VW's Golf R a very potent hatch
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The big European players are making serious moves into the hot hatch market
Not content with stuffing their ranges with more models than you can poke the proverbial stick at, the German powerhouses are turning the hot hatch battleground into a fully-fledged war.
Volkswagen is the latest to fire a serious salvo in its bid to outgun the opposition - BMW, Mercedes-Benz and even its own stablemate, Audi.
In fact, the S3 you saw on the cover of last week's Driven is, underneath the badge, very similar to the four-ringed firebrand that was featured - except that's only available in "sportback" or wagon form.
Is this a sign of the two trying to play nice? Quite possibly, but given that they're both going to be butting heads on price tag in this market, it's potentially going to cost one of the two sales.
This is, of course, fairly redundant as they're both sold by the same distributor in New Zealand.
Either way, you've got to take the R on its merits in comparison to the GTI, and to the freshly-arrived GTI Performance variant - and when the flag drops for the spec sheet drag race those two are going to be staring up four chromed-up exhaust pipes.
Since the Golf Mk7 was released last year, complete with far sharper pricing and a host of upgrades that saw it take out Driven's 2013 Car of the Year award, Volkswagen has been on a bit of a roll.
National sales manager Rodney Gillard says the last year has seen a marked increase in buyers new to the brand.
"My sales managers are telling me almost every day about putting people into VWs who have never owned a European car before and trading brands that we've never traded - it's a very good sign."
Canterbury | Christchurch
$241.92 p/w $967.69 p/m
Gillard is also pretty happy to have the Golf R and performance edition on the road next month, and reckons the R's combination of refinement and performance makes it a perfect combo for the GTI purists.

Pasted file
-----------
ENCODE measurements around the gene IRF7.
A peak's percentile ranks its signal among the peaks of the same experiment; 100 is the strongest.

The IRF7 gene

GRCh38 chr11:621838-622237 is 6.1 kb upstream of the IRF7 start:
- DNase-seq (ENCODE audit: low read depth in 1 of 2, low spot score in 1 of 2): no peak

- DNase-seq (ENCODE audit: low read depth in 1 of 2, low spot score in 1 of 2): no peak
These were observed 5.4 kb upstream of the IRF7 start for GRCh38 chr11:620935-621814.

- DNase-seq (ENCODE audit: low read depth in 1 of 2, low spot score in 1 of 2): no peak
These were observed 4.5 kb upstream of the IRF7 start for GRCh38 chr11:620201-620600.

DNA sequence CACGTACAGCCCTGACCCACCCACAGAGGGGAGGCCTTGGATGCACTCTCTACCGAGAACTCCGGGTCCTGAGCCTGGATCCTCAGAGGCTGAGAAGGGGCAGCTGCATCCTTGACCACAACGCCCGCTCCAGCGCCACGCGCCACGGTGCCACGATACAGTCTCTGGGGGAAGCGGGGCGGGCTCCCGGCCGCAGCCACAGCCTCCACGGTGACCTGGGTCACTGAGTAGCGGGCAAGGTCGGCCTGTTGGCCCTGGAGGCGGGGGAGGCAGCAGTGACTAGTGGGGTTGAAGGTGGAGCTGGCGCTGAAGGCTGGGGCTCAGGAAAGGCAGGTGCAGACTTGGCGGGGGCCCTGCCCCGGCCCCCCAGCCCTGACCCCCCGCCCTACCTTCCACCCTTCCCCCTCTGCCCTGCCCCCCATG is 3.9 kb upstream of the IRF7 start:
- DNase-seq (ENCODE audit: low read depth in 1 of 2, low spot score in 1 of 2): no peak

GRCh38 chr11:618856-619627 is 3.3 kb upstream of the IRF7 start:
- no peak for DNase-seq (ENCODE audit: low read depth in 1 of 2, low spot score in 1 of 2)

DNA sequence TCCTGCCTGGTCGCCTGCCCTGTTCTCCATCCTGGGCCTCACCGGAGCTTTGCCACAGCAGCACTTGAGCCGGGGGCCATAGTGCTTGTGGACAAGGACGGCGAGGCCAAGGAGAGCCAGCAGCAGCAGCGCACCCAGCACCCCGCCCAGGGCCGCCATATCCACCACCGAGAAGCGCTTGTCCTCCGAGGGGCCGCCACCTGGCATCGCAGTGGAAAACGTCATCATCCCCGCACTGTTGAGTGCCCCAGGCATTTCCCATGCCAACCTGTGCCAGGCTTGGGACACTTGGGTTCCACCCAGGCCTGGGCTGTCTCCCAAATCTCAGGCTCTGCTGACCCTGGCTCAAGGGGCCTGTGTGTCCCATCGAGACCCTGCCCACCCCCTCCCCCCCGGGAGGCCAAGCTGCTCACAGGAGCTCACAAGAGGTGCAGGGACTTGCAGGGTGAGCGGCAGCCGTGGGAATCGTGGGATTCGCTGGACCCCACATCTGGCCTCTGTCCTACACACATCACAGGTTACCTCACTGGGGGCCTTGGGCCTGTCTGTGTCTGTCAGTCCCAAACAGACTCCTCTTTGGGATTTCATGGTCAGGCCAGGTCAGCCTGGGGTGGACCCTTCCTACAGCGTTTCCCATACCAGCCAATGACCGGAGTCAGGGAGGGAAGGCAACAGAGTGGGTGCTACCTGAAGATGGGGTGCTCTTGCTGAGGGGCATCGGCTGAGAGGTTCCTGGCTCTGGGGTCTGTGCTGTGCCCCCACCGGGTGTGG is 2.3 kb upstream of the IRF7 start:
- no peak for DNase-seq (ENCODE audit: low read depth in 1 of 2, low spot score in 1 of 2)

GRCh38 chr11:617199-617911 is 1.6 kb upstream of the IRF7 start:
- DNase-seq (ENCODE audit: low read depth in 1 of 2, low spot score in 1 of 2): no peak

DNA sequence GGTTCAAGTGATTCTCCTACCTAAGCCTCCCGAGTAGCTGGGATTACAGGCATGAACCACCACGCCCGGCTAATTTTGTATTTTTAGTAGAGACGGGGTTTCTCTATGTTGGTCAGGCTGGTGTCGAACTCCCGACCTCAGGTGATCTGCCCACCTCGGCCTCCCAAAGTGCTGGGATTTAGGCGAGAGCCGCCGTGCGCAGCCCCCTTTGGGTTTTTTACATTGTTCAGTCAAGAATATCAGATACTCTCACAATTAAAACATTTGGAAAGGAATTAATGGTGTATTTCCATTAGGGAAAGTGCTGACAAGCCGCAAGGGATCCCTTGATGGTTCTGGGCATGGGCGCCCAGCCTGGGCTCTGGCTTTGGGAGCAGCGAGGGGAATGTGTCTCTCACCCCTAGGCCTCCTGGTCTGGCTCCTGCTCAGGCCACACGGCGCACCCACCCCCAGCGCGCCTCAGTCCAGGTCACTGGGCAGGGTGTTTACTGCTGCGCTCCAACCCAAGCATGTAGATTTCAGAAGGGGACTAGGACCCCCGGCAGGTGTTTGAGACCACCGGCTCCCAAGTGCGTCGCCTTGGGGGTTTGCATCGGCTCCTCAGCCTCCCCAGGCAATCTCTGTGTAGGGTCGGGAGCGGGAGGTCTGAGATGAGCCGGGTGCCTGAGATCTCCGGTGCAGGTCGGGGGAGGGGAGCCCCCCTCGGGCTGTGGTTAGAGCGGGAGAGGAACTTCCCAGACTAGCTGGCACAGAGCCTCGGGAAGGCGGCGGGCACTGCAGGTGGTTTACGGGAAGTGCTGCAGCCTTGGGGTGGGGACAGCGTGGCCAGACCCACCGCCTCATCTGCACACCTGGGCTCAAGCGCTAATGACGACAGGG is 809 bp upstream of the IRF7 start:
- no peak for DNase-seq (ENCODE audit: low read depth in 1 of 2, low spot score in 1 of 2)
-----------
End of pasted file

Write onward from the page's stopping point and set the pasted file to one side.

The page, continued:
The R isn't just a tweak here and there - it's running a very capable Haldex 4WD system while the GTI is a front spinner, which means the former has a massive advantage not only off the line but in the curly stuff as well.
Both have torque vectoring systems provided by brakes, but as expected, the four-wheel drive version puts this into practice more effectively, so actually getting this angry little hatchback to push beyond mechanical grip becomes a game of chicken that's generally won by the car.
Built on the Volkswagen group's light new MQB platform, the R doesn't give away anything in terms of weight to the GTI, in fact it tips the scales at over 100kg more, a shade under 1500kg.
But it does sit a bit lower on the road, and the 221kW/380Nm output of the turbocharged two litre, gives it an incendiary performance that is incredibly balanced, especially when it's fitted with the $2000 dynamic chassis control fitting, which allows adjustment to suspension and demeanour through the in-dash infotainment system.
Even that on this test car had been upgraded with the Discover Pro Navigation version that comes with gesture-based touchscreen controls and 64GB of storage, a $2750 option box that took the lapiz blue version driven here to $78,740 along with a couple of other goodies, like the huge 19-inch rims.
It's a highly-specced machine in stock guise anyway, and without the extra goodies comes in at $70,990 for the model with the six-speed DSG robotic manual and $68,500 for the manual - which will only be available through special order.
Keeping a car with such a big serve of turbo within the European bounds of emissions and consumption can't have been an easy task, but the R meets the Euro6 standard, keeping trees and bunny rabbits happy, with CO2 output at an exceptional 159g/per kilometre and combined cycle consumption at only 6.9L/100km, although those with a heavy right foot are more likely to see numbers in the 12L/100km range.
But if you're willing to accept higher consumption, you do get the added benefit of a 5.1 second sprint to the legal limit and an electronically limited top speed of 250km/h.
It is an animal when driven in anger - quite necessary when you consider its main competitors are the S3, Mercedes' utterly bonkers AMG A45 and BMW's screaming little M135i - but around town it's as tame as can be thanks to the versatile nature of the DSG (improved vastly in recent years) and the ability to flick between driving modes.
Is it worth the extra lolly over the already excellent GTI?
I'd say definitely - it's roomy enough to cover most people's needs, and with a Jekyll and Hyde-spec personality disorder it's polite enough to be a daily driver and punchy enough to take out for country road fun runs and even the odd track day.